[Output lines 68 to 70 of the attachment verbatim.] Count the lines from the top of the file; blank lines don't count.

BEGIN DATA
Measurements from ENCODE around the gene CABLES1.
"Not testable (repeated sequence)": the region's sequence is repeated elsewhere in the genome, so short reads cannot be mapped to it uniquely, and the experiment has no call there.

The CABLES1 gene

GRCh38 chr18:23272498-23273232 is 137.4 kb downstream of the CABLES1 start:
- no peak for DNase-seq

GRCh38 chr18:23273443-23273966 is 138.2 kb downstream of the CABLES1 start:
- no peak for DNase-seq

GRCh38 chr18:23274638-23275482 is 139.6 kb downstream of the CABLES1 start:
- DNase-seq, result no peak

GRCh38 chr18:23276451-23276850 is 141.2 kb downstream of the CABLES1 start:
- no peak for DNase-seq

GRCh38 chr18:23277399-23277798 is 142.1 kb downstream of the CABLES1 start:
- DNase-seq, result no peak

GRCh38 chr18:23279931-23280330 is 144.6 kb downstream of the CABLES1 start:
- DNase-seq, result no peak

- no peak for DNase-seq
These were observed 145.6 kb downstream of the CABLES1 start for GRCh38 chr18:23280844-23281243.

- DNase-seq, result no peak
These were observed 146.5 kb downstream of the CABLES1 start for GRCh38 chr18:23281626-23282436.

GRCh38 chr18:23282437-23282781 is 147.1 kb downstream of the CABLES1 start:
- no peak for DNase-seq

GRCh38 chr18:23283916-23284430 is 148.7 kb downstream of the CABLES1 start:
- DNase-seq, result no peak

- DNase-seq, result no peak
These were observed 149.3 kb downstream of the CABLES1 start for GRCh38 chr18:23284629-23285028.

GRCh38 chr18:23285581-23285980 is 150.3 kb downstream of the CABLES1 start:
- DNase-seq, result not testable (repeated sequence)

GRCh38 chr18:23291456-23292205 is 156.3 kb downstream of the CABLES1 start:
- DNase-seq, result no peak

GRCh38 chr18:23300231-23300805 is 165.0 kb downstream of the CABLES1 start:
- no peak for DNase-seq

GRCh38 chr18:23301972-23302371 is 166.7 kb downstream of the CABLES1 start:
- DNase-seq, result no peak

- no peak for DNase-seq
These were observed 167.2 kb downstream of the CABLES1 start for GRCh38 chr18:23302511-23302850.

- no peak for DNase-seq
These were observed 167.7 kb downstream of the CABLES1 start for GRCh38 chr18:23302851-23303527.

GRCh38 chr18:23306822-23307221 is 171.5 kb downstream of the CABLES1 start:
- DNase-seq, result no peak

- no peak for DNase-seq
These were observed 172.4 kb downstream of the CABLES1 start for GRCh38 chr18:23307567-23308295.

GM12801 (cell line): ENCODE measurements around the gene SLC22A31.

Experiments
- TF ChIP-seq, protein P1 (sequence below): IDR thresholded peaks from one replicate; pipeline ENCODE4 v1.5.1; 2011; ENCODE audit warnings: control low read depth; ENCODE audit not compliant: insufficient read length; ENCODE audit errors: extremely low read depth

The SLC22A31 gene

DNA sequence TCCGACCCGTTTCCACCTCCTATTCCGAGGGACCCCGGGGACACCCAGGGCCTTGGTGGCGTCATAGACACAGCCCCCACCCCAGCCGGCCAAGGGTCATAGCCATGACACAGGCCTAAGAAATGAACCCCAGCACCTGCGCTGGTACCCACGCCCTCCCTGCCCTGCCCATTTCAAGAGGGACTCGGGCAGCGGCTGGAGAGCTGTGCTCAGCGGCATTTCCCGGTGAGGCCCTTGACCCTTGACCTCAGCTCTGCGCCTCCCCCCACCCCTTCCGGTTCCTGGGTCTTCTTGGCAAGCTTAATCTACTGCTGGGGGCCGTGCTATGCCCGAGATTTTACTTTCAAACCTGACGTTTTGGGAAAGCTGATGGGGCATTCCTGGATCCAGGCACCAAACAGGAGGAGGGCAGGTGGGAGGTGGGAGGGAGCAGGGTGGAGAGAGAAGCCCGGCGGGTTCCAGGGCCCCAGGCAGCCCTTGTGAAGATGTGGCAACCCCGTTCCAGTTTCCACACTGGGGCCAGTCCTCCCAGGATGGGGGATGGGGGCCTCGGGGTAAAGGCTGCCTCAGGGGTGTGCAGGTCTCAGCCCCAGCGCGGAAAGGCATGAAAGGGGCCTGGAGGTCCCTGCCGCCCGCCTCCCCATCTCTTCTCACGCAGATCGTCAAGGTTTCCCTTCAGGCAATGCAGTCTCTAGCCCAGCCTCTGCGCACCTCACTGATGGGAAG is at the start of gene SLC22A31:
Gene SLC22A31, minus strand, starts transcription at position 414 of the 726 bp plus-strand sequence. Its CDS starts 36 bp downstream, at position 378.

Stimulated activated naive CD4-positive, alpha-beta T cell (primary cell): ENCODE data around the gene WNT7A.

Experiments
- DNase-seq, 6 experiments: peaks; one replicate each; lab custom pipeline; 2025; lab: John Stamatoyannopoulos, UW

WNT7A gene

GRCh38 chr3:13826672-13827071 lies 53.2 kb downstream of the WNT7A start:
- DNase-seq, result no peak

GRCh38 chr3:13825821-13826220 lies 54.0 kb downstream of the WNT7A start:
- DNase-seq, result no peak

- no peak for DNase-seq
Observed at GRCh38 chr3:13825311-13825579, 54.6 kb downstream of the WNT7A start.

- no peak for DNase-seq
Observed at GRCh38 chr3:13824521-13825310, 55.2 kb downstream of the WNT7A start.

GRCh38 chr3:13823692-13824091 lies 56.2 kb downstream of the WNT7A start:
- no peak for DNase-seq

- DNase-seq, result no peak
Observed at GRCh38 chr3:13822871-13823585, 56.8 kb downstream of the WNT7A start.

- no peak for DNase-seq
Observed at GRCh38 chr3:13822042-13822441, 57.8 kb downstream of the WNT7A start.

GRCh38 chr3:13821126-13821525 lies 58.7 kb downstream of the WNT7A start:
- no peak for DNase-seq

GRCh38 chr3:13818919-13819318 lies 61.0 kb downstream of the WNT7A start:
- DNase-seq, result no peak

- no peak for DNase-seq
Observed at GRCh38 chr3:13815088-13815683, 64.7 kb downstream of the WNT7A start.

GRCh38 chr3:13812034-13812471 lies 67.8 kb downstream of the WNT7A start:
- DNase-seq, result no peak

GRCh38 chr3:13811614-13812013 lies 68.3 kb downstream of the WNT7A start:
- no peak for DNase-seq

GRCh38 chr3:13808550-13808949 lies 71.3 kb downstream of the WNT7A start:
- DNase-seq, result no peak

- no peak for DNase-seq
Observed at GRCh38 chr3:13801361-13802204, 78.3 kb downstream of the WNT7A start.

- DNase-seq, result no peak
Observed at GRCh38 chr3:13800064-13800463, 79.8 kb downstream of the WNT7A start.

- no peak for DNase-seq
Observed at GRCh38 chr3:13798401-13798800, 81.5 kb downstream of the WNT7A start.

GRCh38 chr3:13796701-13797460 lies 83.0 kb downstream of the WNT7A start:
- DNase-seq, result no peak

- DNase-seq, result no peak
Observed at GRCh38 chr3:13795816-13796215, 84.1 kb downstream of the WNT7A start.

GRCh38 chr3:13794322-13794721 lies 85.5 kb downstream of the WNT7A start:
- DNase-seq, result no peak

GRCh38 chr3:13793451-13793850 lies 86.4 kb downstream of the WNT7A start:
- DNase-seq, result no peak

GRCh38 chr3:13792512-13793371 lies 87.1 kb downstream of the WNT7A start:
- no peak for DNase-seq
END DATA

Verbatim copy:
GRCh38 chr3:13818919-13819318 lies 61.0 kb downstream of the WNT7A start:
- DNase-seq, result no peak

- no peak for DNase-seq